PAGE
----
Hodge correlators, Hodge symmetries, and Rankin-Selberg integrals

Hodge correlators, Hodge symmetries, and Rankin-Selberg integrals

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Alexander Goncharov, Yale University
Fine Hall 214

Rankin-Selberg integrals, among many other things they do, are the only way to prove that special values $L(f, n)$ of L-functions of weight $k$ modular forms on $GL_2(\mathbb{Q}), n\geq k$, are periods. They pave the road to Beilinson's motivic $\zeta$-elements, organized by Kato into an Euler system.We define Hodge correlators - a collection of complex numbers given by certain integrals associated with a complex variety $X$. When $X$ is a modular curve, the simplest of them literally coincide with Rankin-Selberg integrals, and the entire collection consists of periods of mixed motives which are iterated extensions of the motivic $\zeta$-elements.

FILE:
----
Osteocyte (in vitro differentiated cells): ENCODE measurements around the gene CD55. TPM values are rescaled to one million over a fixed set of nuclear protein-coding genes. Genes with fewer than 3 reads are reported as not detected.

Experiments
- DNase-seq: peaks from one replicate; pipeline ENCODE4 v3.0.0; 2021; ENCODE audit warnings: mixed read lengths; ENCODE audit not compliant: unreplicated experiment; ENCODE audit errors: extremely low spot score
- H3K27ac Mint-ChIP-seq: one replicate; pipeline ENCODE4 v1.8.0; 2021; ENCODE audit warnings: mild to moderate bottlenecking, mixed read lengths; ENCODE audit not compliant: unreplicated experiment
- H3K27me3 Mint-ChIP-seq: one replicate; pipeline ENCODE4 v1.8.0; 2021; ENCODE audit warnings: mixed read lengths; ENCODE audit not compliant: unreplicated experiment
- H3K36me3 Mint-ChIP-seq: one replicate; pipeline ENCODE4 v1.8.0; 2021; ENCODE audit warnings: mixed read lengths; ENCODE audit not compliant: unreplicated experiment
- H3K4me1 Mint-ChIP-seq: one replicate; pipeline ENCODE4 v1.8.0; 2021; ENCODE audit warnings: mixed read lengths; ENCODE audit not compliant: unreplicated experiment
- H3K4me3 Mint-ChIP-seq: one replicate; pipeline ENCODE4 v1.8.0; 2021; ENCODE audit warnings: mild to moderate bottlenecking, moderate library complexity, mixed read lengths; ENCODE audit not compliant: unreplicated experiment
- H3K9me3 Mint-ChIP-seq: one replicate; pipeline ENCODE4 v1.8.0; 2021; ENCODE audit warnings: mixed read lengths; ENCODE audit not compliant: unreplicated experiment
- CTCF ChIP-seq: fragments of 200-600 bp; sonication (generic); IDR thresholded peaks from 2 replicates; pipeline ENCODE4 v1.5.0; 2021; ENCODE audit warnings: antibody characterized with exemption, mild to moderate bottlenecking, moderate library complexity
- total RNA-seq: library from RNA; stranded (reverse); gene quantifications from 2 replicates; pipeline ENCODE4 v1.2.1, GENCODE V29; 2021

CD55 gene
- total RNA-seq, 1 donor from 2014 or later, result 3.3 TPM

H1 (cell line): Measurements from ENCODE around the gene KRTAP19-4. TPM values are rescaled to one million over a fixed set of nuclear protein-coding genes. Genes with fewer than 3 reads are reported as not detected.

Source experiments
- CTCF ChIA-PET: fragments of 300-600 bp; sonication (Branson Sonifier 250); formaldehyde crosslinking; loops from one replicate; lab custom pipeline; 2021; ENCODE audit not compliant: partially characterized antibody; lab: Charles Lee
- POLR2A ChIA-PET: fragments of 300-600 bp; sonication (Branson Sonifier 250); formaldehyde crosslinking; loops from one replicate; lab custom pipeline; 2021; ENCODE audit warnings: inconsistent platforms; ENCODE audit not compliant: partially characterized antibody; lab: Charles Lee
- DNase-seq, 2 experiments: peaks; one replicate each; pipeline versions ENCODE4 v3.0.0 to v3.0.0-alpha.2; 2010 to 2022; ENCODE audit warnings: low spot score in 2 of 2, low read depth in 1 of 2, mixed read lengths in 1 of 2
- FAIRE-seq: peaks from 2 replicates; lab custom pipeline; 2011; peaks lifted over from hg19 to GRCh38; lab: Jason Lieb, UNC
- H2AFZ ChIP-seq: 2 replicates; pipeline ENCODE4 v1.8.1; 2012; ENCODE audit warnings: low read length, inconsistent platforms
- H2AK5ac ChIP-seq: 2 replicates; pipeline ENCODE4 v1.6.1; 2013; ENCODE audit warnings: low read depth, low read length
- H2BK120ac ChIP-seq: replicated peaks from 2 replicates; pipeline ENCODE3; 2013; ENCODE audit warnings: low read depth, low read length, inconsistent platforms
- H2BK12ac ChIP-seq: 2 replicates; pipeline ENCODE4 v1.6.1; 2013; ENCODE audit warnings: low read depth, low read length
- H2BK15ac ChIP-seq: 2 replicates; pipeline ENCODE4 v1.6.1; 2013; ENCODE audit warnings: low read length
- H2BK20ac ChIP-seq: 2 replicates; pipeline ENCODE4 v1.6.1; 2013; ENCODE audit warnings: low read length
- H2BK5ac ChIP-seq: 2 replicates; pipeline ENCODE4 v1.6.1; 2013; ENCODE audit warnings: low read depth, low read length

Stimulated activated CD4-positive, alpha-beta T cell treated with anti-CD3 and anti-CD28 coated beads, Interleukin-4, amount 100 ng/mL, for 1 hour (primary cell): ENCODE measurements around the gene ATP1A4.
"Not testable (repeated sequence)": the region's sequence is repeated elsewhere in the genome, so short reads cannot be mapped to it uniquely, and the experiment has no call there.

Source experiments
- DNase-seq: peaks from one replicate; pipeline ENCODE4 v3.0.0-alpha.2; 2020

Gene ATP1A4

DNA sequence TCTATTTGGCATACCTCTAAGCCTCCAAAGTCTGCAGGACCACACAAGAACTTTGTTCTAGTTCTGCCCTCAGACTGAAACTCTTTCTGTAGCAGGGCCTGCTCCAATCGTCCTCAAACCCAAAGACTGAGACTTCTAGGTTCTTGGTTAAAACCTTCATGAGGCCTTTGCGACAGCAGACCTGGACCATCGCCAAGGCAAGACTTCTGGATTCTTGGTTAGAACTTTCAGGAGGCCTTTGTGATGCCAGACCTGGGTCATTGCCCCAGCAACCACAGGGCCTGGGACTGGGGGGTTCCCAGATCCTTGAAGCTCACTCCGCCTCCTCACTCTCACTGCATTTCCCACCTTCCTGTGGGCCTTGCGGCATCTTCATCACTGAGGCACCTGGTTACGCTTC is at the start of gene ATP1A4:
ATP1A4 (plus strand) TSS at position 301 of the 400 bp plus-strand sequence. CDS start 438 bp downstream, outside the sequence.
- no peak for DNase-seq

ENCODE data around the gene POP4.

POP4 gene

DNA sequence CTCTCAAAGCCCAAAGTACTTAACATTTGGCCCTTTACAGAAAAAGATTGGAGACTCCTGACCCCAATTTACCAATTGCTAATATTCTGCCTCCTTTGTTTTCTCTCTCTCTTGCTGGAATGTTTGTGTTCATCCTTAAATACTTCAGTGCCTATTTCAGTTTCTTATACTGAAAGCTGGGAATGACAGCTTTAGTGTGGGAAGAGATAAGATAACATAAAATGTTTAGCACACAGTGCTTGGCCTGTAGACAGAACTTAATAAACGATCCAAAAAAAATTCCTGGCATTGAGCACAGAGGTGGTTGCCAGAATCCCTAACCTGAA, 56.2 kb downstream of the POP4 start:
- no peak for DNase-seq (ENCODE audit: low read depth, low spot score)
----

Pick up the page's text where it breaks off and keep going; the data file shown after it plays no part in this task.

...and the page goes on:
The destination of Hodge correlators is to encode an explicit homotopy action of the $\mathbb{R}$-Hodge Galois group by $A_\infty$-equivalences of the derived category of holonomic $D$-modules on $X$, providing a glimpse of the coveted Hodge site. When $X$ is a modular curve, this explains the origin of the motivic $\zeta$-elements.
If $F$ is a number field, Rankin-Selberg integrals on $GL_2(F)$ suggest a generalization of Hodge correlators related to the modular manifolds, which are rarely algebraic. I conjecture that, nevertheless, they always deliver periods, while their meaning is completely obscure.